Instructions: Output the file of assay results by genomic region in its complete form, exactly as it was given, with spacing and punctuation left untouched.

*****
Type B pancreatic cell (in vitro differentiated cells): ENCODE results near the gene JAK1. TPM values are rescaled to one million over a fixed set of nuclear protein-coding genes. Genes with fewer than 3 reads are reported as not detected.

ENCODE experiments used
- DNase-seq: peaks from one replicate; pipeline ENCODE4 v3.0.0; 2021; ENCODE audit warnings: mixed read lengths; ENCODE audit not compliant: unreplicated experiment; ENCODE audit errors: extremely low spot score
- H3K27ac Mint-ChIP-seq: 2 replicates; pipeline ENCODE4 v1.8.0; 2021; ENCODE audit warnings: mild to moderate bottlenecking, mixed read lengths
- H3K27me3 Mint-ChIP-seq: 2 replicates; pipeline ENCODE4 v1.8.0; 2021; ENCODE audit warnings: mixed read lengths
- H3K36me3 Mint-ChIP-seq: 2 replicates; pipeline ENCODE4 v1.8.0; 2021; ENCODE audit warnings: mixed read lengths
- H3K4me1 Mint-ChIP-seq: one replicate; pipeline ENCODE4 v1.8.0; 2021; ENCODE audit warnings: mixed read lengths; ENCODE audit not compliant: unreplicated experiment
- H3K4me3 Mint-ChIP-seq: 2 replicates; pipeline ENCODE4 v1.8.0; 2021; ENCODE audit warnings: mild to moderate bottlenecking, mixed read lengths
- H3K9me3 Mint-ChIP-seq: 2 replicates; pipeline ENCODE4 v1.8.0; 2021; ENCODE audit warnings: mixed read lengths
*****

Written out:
Type B pancreatic cell (in vitro differentiated cells): ENCODE results near the gene JAK1. TPM values are rescaled to one million over a fixed set of nuclear protein-coding genes. Genes with fewer than 3 reads are reported as not detected.

ENCODE experiments used
- DNase-seq: peaks from one replicate; pipeline ENCODE4 v3.0.0; 2021; ENCODE audit warnings: mixed read lengths; ENCODE audit not compliant: unreplicated experiment; ENCODE audit errors: extremely low spot score
- H3K27ac Mint-ChIP-seq: 2 replicates; pipeline ENCODE4 v1.8.0; 2021; ENCODE audit warnings: mild to moderate bottlenecking, mixed read lengths
- H3K27me3 Mint-ChIP-seq: 2 replicates; pipeline ENCODE4 v1.8.0; 2021; ENCODE audit warnings: mixed read lengths
- H3K36me3 Mint-ChIP-seq: 2 replicates; pipeline ENCODE4 v1.8.0; 2021; ENCODE audit warnings: mixed read lengths
- H3K4me1 Mint-ChIP-seq: one replicate; pipeline ENCODE4 v1.8.0; 2021; ENCODE audit warnings: mixed read lengths; ENCODE audit not compliant: unreplicated experiment
- H3K4me3 Mint-ChIP-seq: 2 replicates; pipeline ENCODE4 v1.8.0; 2021; ENCODE audit warnings: mild to moderate bottlenecking, mixed read lengths
- H3K9me3 Mint-ChIP-seq: 2 replicates; pipeline ENCODE4 v1.8.0; 2021; ENCODE audit warnings: mixed read lengths